What DNA can't tell: Problems with using genetic tests to determine the nationality of migrants
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Abel, S. (2018). What DNA can't tell: Problems with using genetic tests to determine the nationality of migrants. Anthropology Today, 34 (6), 3-6. https://doi.org/10.1111/1467-8322.12470
Last July, there emerged several news reports that the Canada Border Services Agency (CBSA) had been using direct-to-consumer (DTC) genetic ancestry testing ser- vices to determine the nationality of detained migrants. The use of DNA testing by migration officials is not a new phenomenon. For many years, genetic analysis has been recognized in a number of countries as a source of evidence for family reunification claims (Heinemann & Lemke 2012: 811). Nor is this the first case of DNA ancestry tests being employed to determine the nationality of migrants: the UK Border Agency (UKBA) trialled and later discontinued the use of these technologies as part of their Human Provenance Pilot Project (HPPP) in 2009- 2010 (Tutton et al. 2014). However, these are the first reports of commercial DNA ancestry testing databases being used in such inquiries. These practices are a clear cause for concern. Not only do they imply a misunderstanding of the scope of genetics to shed light on legal and political issues such as nation- ality claims, but they also flag up complex ethical prob- lems. What assumptions are being made here regarding the relationship between DNA, ancestry and nationality, and are they justified? Can detained migrants refuse DNA testing, or limit how their samples are used? How do these developments impinge upon other customers of DNA ancestry websites, and how far can companies control misuse of their services?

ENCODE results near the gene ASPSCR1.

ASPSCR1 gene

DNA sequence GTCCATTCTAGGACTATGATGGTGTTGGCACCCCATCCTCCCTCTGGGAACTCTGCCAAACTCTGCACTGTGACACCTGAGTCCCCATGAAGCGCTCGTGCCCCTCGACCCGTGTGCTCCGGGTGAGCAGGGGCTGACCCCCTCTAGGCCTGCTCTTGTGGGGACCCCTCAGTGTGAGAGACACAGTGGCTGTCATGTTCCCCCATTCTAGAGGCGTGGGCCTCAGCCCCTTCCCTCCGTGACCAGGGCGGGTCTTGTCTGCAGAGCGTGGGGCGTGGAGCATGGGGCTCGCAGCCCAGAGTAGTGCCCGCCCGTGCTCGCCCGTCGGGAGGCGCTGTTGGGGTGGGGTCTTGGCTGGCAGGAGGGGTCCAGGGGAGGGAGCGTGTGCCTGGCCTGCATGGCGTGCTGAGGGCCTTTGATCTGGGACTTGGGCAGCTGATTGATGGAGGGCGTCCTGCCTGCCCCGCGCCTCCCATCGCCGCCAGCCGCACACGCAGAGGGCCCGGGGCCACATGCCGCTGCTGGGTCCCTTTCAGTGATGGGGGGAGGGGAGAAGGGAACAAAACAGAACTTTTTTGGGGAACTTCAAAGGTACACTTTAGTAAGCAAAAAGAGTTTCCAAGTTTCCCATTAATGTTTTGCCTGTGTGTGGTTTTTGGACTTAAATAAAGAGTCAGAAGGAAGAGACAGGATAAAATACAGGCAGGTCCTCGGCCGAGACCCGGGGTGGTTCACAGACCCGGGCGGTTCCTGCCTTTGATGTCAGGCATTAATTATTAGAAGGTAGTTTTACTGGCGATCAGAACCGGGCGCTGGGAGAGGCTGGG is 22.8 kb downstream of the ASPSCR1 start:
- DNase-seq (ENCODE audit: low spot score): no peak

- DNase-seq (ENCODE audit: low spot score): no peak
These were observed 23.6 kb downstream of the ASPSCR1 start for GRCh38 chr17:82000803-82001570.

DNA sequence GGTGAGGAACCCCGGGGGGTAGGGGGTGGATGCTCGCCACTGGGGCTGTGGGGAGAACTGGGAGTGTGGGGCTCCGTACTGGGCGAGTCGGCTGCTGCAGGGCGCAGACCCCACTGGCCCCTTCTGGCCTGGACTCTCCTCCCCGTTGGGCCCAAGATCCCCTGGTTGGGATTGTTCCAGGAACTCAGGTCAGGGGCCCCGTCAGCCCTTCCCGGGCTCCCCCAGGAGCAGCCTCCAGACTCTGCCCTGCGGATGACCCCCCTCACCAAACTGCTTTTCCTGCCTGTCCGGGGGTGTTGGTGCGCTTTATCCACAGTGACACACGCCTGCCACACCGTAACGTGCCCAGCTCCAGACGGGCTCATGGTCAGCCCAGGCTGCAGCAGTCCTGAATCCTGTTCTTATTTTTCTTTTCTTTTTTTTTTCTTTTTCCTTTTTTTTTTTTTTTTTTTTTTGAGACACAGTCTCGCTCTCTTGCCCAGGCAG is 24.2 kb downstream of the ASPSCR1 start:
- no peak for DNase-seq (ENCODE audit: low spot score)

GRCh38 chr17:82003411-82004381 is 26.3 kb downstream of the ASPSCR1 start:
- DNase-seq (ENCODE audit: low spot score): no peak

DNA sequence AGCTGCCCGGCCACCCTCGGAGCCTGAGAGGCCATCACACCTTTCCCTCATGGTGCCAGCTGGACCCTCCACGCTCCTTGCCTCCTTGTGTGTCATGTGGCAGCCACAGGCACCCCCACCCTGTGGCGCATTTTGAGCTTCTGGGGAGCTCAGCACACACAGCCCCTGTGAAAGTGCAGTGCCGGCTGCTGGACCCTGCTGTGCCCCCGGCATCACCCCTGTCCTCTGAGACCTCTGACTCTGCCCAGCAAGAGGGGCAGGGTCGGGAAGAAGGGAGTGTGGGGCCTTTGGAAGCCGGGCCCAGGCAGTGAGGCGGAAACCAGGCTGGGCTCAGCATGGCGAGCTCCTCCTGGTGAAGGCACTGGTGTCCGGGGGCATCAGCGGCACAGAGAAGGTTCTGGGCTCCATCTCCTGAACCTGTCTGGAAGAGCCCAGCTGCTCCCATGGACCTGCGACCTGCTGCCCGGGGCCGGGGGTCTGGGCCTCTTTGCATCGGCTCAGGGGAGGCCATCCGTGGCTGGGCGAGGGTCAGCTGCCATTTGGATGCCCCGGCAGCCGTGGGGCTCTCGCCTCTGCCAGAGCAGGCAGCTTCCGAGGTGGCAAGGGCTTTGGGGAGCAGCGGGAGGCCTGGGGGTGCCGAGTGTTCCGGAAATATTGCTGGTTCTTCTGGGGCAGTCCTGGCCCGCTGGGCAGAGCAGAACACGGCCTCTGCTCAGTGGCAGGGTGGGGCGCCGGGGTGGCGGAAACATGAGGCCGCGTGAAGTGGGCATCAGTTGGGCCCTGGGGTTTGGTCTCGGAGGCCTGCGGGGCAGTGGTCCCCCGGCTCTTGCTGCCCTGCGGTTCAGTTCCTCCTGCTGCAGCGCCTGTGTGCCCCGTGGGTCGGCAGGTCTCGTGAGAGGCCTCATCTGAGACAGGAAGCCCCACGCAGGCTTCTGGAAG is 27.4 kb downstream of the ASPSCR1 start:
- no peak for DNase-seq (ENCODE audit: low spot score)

The article was produced as part of the CitiGen project, which has received generous funding from the European Union’s Horizon 2020 research and innovation programme, under Grant Agreement No. 649307.
External DOI: https://doi.org/10.1111/1467-8322.12470
This record's URL: https://www.repository.cam.ac.uk/handle/1810/313102
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